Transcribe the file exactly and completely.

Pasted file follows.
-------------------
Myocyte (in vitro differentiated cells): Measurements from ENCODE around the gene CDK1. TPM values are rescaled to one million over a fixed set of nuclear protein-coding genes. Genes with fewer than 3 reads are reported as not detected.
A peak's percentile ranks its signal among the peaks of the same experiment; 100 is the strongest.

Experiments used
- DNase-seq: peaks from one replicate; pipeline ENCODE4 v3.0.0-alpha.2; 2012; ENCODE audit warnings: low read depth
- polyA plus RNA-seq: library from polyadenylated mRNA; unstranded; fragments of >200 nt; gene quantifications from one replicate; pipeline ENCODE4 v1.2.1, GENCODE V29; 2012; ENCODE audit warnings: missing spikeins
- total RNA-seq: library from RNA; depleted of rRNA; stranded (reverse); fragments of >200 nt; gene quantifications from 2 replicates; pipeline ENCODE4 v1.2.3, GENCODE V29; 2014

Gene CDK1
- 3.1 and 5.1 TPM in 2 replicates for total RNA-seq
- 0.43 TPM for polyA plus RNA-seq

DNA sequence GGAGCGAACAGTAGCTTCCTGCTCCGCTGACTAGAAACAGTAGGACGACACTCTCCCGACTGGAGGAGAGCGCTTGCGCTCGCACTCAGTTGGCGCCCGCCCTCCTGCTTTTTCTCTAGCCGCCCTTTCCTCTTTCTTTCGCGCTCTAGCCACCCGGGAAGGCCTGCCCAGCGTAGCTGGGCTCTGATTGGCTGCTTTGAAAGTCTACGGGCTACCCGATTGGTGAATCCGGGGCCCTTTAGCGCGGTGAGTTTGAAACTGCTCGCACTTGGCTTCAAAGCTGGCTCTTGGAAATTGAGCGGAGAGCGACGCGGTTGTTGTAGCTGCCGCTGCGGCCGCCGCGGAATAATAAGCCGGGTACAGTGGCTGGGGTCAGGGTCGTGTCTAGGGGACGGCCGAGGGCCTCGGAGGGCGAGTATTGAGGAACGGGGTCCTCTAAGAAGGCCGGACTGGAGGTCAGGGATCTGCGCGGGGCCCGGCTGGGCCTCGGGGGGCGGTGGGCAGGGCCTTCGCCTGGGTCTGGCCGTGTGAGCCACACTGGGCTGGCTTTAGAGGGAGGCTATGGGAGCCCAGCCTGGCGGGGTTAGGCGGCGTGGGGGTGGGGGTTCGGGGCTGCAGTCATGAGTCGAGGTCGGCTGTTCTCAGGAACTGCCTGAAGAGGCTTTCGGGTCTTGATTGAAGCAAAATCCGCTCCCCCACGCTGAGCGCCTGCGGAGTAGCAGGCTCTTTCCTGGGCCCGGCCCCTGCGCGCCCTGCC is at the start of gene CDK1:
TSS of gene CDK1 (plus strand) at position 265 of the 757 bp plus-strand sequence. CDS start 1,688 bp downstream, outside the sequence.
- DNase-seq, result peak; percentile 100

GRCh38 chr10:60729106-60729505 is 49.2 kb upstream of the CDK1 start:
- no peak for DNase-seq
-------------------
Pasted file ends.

Myocyte (in vitro differentiated cells): Measurements from ENCODE around the gene CDK1. TPM values are rescaled to one million over a fixed set of nuclear protein-coding genes. Genes with fewer than 3 reads are reported as not detected.
A peak's percentile ranks its signal among the peaks of the same experiment; 100 is the strongest.

Experiments used
- DNase-seq: peaks from one replicate; pipeline ENCODE4 v3.0.0-alpha.2; 2012; ENCODE audit warnings: low read depth
- polyA plus RNA-seq: library from polyadenylated mRNA; unstranded; fragments of >200 nt; gene quantifications from one replicate; pipeline ENCODE4 v1.2.1, GENCODE V29; 2012; ENCODE audit warnings: missing spikeins
- total RNA-seq: library from RNA; depleted of rRNA; stranded (reverse); fragments of >200 nt; gene quantifications from 2 replicates; pipeline ENCODE4 v1.2.3, GENCODE V29; 2014

Gene CDK1
- 3.1 and 5.1 TPM in 2 replicates for total RNA-seq
- 0.43 TPM for polyA plus RNA-seq

DNA sequence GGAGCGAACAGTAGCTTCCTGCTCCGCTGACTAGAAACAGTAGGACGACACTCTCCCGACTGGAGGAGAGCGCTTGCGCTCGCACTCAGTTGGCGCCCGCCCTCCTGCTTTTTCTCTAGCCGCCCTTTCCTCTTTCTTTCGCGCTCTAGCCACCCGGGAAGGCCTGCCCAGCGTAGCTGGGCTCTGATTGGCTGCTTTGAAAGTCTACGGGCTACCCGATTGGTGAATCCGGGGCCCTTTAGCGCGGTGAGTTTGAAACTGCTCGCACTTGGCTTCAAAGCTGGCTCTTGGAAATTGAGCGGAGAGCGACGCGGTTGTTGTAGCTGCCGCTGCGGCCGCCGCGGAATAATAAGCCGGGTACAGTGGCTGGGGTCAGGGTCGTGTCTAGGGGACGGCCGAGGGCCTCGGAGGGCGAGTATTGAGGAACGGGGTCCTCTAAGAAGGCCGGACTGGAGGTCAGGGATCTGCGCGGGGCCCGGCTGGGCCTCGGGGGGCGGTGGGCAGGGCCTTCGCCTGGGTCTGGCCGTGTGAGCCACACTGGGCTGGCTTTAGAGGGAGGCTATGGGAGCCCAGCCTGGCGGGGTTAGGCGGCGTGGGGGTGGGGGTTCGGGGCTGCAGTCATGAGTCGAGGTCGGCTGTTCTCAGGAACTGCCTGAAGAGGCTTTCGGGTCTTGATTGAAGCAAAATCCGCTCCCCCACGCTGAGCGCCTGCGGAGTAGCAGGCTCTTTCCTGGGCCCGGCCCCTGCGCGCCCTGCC is at the start of gene CDK1:
TSS of gene CDK1 (plus strand) at position 265 of the 757 bp plus-strand sequence. CDS start 1,688 bp downstream, outside the sequence.
- DNase-seq, result peak; percentile 100

GRCh38 chr10:60729106-60729505 is 49.2 kb upstream of the CDK1 start:
- no peak for DNase-seq